Times are tough for early childhood education funding, and over the next ten years, they may get even tougher.
According to the Urban Institute’s 2015 report, Kids Share 2015, only 10 percent of all government funding goes to children. Absent any policy changes, Kids Share predicts that children’s share of the federal budget will decline to less than 8 percent by 2025. These changes include big decreases for early childhood education and child care funding.
Since federal expenditures for early childhood education (ECE) are likely to decline with the overall trend in youth-related government funding, there has perhaps never been a more important time to look for additional sources of funding for your ECE nonprofit in the corporate and foundation funding spheres.
As it happens, there is also a lot going on right now in the world of nonprofit funding for early childhood education. New foundations are appearing on the scene, and big public/private partnerships are forming to try to ensure we have adequate resources for our young children.
Before we look at a few national funders of ECE, an important resource to know about if you are looking for funding is a study called Implementing the Child Care and Development Block Grant Reauthorization: A Guide for States. This resource is important because most funding for ECE programs is state-based. It contains a wealth of information about the changes in state funding for ECE and has helpful information about how funding will be aligned with national guidelines and professional development goals for ECE providers.
Grant making for early childhood education occurs largely on the local level. Many community and corporate foundations support early childhood education, so it’s important to use The Foundation Center’s database (and resources like The Imprint, of course!) to find the foundations and corporations in your region making grants for ECE.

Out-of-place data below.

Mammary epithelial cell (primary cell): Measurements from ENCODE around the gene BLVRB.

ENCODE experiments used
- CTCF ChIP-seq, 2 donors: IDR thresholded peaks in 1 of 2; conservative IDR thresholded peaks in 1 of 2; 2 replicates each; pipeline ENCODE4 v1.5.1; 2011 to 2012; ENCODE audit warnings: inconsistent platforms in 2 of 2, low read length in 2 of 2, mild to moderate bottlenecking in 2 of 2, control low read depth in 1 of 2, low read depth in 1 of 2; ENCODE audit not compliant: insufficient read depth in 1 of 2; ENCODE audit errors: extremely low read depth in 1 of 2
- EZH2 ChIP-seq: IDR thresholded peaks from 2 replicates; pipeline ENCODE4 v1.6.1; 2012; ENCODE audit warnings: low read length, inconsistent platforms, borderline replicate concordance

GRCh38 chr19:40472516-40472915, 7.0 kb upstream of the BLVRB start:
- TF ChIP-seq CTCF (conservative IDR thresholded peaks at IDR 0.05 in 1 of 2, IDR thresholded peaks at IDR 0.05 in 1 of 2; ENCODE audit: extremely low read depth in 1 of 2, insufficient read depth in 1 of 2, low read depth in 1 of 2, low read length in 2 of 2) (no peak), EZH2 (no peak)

Among the grant makers that pledged support: The LEGO Children’s Foundation, the Bill and Melinda Gates Foundation, Chicago philanthropist J.B. Pritzker, the W.K. Kellogg Foundation and the Kresge Foundation. Together, these funders put up $330 million for Invest in U.S.
Invest in U.S. is being coordinated and facilitated by the First Five Years Fund, a division of the Chicago-based Ounce of Prevention. “The Ounce” is both a direct service provider and a hub for program development in early childhood, and it partners with 17 states and the District of Columbia to create innovative programs for ECE.
Unfortunately, many big national funders of ECE do not accept unsolicited grant applications, such as the Buffett Foundation, The Annie E. Casey Foundation, and the Foundation for Child Development.
Now, on to the grant makers that do accept unsolicited grant proposals and letters of inquiry. I’ll focus on four different possibilities today: two big foundations and two corporate foundations that might be a good bet for ECE grant seekers.
1. W. K. Kellogg Foundation
Kellogg is one of the largest grant makers in the ECE arena. It has made many grants over recent years across the country for ECE programs, and has been a major funder of The Ounce.
It’s a good idea to spend some time on Kellogg’s website, reviewing how it approaches the “child in context” when it does its grant making. Once you have formulated a great proposal, head on over to the online application and get started.
Recent Grants from Kellogg for ECE:
State of Maryland Department of Education, Baltimore: $494,390 in August 2015 — “To provide resources, tools, and supports to early childhood service providers and families based on the goals and strategies included in Maryland’s Early Childhood Family Engagement Framework Educated Kids.”
HighScope Educational Research Foundation, Michigan and Washington: $385,000 in August of 2015 — “To design culturally informed practices by engaging in iterative cycles of inquiry dedicated to diversity, equity and excellence in early childhood education.”
Children’s Cabinet, Inc., Nevada: $1.5 million from Aug. 2015 to Dec. 2018 — “To align opportunities for quality early childhood education by expanding Nevada’s Quality Rating Improvement System to include pre-k programs operated by local school districts.”
2. Bill and Melinda Gates Foundation